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Study: Neuroprosthesis effect on function 

The Effect Of A New

Lower-limb Neuroprosthesis

On Physical And Social




Jeffrey M. Hausdorff, Ph.D.

Division on Aging, HarvardMedicalSchool, Boston, MA

Haim Ring, M.D.

Loewenstein Rehabilitation Center, Ra’anna, Israel



Hausdorff J., Ring H, The Effect of a New Lower-Limb

Neuroprosthesis on Physical and Social Functioning. Abstract,

CSM 2007: Posters, Journal of Neurologic Physical Therapy,

2006:30(4) p207



To assess the effect of the NESS L300™, an FES based neuroprosthesis designed to ameliorate foot drop, on the physical and social functioning of patients with foot drop.


Number of Subjects

24 patients (mean age: 54.0 ± 13.5 yrs) with chronic hemiparesis (5.8 ± 5.2 yrs) whose walking was impaired by foot drop. 21 Patients were post stroke and 3 patients were

post traumatic brain injury (TBI).



Study design included baseline measurements followed by eight weeks of walking with a wireless FES neuroprosthesis designed to activate the ankle dorsiflexors synchronized
with the gait cycle. Baseline measures included the social participation domain of the stroke impact scale (SIS-participation), the stroke impact scale-16 (SIS-16) to assess physical functioning, and a one week collection of physical activity data using step activity monitor (SAM, CYMA Inc). During week eight the same outcome measures were collected again representing a post test data collection. All patients signed informed consent approved by the Loewenstein Rehabilitation Center Institutional Review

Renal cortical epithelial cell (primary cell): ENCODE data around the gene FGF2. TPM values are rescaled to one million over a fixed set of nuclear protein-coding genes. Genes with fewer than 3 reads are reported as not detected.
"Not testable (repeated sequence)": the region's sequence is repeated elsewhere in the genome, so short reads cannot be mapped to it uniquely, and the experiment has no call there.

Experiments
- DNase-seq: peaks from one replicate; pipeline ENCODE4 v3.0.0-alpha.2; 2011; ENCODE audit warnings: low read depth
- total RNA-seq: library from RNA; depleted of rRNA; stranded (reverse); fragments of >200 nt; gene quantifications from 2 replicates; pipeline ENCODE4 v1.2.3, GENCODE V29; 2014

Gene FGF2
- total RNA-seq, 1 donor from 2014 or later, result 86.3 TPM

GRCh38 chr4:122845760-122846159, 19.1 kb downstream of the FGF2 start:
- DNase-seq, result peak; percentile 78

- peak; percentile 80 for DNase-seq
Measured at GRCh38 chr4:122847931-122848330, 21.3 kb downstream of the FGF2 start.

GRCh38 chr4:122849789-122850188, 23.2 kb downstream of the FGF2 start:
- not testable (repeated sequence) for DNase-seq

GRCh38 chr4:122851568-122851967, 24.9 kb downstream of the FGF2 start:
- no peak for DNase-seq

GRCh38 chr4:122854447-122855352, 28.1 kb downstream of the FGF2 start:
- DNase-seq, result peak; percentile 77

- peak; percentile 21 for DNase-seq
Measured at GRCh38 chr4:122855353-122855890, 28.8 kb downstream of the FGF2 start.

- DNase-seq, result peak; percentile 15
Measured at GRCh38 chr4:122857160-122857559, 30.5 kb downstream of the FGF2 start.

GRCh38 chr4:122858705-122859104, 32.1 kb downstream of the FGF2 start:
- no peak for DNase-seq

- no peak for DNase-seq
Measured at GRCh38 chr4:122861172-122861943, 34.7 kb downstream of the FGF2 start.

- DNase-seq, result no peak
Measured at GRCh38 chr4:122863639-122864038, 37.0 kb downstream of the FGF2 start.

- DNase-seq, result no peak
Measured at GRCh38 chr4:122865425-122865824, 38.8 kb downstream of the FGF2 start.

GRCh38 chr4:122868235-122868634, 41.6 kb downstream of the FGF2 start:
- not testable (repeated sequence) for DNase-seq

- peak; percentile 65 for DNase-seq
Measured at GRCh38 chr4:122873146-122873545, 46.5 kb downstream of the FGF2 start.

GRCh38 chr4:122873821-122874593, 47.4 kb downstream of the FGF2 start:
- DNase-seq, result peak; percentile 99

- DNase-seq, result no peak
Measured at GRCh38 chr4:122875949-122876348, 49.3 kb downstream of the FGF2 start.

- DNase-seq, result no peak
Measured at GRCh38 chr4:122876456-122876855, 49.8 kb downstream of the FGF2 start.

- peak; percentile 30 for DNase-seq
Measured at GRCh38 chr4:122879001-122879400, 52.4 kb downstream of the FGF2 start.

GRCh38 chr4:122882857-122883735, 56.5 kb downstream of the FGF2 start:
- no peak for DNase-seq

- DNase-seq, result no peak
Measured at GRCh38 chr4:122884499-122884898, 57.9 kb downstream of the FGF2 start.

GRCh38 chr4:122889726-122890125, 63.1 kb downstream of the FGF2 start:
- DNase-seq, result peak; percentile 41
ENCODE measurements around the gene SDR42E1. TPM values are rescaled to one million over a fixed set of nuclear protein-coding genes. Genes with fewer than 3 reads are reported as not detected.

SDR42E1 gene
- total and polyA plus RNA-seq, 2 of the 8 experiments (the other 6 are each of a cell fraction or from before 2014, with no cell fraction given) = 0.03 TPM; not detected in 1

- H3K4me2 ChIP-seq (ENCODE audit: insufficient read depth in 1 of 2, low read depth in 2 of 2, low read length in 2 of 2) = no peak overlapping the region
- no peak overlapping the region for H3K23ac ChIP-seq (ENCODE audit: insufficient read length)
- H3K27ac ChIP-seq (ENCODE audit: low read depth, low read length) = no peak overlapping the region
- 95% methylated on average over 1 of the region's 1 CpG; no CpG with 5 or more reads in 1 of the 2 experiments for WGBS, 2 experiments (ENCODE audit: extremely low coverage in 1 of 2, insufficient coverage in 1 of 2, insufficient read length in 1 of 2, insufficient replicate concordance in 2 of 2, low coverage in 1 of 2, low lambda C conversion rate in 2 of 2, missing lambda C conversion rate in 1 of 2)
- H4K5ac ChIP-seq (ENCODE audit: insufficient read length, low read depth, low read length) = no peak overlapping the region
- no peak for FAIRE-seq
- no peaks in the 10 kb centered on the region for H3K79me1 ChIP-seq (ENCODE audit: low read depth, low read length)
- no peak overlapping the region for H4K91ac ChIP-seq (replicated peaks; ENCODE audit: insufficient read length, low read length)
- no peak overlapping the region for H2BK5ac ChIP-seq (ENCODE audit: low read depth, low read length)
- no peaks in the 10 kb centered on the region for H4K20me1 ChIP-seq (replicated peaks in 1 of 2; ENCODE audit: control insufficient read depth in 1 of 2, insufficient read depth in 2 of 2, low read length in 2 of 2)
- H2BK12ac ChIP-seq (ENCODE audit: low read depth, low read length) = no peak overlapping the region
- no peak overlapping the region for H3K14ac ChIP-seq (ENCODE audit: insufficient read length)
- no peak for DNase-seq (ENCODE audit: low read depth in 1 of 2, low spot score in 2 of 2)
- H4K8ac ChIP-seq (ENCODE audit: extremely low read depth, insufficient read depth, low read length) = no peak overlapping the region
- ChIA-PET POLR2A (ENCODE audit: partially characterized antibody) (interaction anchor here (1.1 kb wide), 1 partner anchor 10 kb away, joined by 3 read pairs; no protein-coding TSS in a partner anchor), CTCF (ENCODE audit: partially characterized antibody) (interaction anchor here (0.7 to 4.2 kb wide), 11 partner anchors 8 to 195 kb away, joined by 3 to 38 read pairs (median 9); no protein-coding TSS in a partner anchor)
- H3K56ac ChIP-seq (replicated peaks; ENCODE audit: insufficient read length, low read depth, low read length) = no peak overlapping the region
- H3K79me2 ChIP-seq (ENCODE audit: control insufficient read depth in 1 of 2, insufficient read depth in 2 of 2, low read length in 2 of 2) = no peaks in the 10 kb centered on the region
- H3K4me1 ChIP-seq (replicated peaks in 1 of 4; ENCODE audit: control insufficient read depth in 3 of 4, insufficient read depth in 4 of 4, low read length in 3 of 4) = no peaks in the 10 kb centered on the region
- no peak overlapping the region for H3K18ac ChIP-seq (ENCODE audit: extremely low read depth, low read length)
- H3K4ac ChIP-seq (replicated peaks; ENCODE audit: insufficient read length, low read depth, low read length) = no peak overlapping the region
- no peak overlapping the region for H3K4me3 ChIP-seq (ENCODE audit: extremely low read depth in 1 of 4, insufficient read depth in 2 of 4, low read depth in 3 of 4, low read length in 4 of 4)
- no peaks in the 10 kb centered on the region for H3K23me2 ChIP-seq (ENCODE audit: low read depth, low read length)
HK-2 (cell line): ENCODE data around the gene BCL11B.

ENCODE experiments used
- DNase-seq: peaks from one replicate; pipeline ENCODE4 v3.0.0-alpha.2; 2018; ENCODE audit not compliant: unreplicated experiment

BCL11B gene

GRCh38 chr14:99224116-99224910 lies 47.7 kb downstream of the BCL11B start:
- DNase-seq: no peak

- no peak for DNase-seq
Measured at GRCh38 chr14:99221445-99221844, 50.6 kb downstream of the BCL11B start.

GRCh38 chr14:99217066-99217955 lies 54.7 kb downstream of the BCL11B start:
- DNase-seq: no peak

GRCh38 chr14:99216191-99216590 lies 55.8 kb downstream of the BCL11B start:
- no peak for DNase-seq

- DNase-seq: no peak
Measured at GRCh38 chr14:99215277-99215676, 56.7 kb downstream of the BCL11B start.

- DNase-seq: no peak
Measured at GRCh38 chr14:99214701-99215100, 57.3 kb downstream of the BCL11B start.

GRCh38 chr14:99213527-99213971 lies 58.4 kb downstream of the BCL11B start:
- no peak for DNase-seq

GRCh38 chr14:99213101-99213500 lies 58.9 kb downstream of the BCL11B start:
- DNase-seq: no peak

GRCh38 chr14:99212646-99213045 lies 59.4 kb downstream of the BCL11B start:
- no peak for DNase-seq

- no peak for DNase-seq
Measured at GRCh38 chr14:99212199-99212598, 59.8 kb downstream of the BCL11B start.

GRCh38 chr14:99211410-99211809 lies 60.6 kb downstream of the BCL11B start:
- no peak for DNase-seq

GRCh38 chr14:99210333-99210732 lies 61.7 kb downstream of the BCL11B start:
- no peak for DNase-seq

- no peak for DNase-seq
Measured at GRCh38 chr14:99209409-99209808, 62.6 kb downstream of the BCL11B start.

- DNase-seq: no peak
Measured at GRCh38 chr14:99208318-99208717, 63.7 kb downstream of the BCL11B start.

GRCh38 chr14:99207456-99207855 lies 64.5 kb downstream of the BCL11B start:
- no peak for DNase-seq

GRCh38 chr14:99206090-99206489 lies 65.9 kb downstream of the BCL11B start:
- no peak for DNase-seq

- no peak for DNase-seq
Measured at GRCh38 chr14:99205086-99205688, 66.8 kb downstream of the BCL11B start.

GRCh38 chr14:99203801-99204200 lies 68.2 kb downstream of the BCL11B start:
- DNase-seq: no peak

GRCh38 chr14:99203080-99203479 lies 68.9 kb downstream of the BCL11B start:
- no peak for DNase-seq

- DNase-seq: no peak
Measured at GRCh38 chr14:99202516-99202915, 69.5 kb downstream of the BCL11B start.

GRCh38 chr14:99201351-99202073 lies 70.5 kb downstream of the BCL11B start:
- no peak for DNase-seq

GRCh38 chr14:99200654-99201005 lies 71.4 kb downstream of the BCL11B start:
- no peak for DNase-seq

Board (IRB).



Wilcoxon signed-ranks test was used separately for each questionnaire. Significant improvement in the social participation score (p=0.008) and the SIS-16 score (p=0.003) were found after eight weeks of walking with the NESS L300™. Comparing the number of steps with the NESS L300™ and without it revealed an increase of 18% in the number of steps (p<0.001), representing an improvement in the physical activity. In addition, a Spearman’s correlation between the number of steps while using the neuroprosthesis and the SIS-participation at the end of the study was significant (r=0.51, p=0.012), demonstrating the positive association between these two parameters.



Chronic stroke and traumatic brain injury survivors who walked with the NESS L300™ neuroprosthesis increased their community participation and physical functioning.

The significant association between physical activity and participation for this group of patients might indicate that when mobility improves an enhancement in social life can be expected.


Clinical Relevance

The present findings underscore the importance of using advanced FES technology in rehabilitation of stroke and TBI survivors, and provide an effective means for physical

therapists to advance the ambulation skills of these patients.


© 2006 Neurology Section, APTA.


NESS ® and NESS L300 ™ are trademarks of Bioness Neuromodulation Ltd

Ra’anana, Israel



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